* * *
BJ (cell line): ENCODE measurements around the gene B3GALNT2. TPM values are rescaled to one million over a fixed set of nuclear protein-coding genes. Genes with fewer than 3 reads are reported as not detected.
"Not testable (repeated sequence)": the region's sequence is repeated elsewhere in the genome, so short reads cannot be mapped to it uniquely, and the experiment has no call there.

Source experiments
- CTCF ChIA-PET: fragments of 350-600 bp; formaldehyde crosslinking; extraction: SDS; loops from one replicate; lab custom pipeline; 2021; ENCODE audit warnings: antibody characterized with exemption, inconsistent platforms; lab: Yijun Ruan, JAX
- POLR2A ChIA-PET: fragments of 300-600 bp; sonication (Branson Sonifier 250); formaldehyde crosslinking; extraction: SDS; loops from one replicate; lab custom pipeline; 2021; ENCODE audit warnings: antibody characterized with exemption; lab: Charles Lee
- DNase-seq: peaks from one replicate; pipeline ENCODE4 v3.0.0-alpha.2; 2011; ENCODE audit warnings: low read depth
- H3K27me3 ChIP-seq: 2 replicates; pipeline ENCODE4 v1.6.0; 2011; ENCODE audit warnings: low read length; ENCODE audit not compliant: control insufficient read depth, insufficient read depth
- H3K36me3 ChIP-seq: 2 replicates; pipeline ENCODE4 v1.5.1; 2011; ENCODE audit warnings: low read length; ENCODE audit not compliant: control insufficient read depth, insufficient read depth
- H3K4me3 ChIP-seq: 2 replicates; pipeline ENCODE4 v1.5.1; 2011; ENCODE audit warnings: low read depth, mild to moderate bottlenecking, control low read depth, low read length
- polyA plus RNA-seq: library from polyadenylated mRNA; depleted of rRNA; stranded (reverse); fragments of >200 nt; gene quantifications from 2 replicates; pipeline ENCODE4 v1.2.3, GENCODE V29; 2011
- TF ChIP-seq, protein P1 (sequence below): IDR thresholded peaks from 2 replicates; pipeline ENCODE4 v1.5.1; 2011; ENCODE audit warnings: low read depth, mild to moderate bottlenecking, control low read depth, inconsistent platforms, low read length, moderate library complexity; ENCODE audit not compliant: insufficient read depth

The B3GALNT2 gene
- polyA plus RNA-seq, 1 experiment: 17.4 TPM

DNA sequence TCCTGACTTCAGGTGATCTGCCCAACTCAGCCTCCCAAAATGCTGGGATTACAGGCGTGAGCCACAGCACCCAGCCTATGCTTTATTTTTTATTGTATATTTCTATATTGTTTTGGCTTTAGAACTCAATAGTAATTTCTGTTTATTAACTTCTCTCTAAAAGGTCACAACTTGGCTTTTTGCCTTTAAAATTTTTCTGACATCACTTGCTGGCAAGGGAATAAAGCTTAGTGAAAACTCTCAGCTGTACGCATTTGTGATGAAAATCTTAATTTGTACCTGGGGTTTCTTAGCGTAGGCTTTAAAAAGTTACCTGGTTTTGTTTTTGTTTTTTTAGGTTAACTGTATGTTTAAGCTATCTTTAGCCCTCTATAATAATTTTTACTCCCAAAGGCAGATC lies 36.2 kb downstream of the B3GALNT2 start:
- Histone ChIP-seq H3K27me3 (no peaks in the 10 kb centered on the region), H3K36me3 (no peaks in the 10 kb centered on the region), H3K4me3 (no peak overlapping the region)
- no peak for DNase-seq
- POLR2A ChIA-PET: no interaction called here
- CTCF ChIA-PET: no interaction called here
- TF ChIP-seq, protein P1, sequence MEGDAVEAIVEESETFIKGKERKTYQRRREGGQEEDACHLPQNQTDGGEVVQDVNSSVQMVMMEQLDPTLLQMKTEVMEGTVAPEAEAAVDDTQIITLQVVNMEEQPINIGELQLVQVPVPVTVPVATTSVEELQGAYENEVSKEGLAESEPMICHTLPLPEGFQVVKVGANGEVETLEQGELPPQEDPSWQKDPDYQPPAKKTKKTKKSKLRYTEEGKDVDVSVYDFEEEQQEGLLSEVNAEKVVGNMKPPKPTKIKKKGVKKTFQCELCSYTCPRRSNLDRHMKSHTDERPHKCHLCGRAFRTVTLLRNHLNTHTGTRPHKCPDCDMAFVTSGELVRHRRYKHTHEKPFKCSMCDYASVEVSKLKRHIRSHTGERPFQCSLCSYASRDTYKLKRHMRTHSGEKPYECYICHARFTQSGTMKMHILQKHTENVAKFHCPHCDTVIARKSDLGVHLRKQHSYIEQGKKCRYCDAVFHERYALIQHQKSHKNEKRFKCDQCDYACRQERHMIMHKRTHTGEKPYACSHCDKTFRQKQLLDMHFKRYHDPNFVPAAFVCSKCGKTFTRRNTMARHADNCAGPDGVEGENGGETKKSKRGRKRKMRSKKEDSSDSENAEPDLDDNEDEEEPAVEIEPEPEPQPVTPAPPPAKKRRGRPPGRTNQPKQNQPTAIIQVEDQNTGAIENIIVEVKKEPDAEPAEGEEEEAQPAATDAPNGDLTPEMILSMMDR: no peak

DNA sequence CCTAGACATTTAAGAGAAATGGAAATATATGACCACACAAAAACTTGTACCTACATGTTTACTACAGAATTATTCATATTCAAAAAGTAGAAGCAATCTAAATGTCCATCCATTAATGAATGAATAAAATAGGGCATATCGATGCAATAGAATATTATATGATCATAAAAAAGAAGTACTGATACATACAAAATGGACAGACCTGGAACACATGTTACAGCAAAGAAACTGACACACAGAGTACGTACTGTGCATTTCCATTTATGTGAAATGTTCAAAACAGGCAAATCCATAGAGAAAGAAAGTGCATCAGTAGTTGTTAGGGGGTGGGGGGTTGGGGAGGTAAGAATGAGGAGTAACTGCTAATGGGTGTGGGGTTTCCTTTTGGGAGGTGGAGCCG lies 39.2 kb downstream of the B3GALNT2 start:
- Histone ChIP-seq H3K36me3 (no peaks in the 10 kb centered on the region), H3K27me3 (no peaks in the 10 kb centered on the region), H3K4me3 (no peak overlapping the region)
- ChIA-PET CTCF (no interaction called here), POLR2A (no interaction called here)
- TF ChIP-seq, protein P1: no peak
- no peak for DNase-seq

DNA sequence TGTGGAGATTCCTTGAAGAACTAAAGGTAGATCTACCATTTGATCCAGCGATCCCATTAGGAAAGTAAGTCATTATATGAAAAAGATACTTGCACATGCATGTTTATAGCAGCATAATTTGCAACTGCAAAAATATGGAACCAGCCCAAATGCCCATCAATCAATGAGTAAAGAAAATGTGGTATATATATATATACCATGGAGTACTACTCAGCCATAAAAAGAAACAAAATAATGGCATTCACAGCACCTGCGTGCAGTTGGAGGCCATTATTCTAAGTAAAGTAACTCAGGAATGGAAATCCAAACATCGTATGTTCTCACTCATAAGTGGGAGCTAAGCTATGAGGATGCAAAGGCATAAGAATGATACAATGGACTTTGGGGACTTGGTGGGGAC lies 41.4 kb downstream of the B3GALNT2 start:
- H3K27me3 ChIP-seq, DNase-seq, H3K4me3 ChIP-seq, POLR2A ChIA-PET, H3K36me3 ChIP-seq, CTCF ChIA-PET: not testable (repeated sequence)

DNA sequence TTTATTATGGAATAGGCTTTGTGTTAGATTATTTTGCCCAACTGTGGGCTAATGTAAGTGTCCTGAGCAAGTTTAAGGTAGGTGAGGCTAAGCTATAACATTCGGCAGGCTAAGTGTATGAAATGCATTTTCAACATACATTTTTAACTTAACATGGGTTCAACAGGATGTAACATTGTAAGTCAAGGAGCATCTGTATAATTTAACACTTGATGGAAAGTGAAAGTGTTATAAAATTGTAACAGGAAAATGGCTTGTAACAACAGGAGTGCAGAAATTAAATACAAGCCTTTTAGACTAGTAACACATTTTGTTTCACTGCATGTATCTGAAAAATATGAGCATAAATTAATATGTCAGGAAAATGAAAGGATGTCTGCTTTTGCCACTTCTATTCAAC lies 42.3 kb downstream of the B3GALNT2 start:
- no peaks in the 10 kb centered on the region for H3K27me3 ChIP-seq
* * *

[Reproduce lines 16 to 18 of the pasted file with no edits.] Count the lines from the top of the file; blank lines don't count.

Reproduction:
- no peak for DNase-seq
- POLR2A ChIA-PET: no interaction called here
- CTCF ChIA-PET: no interaction called here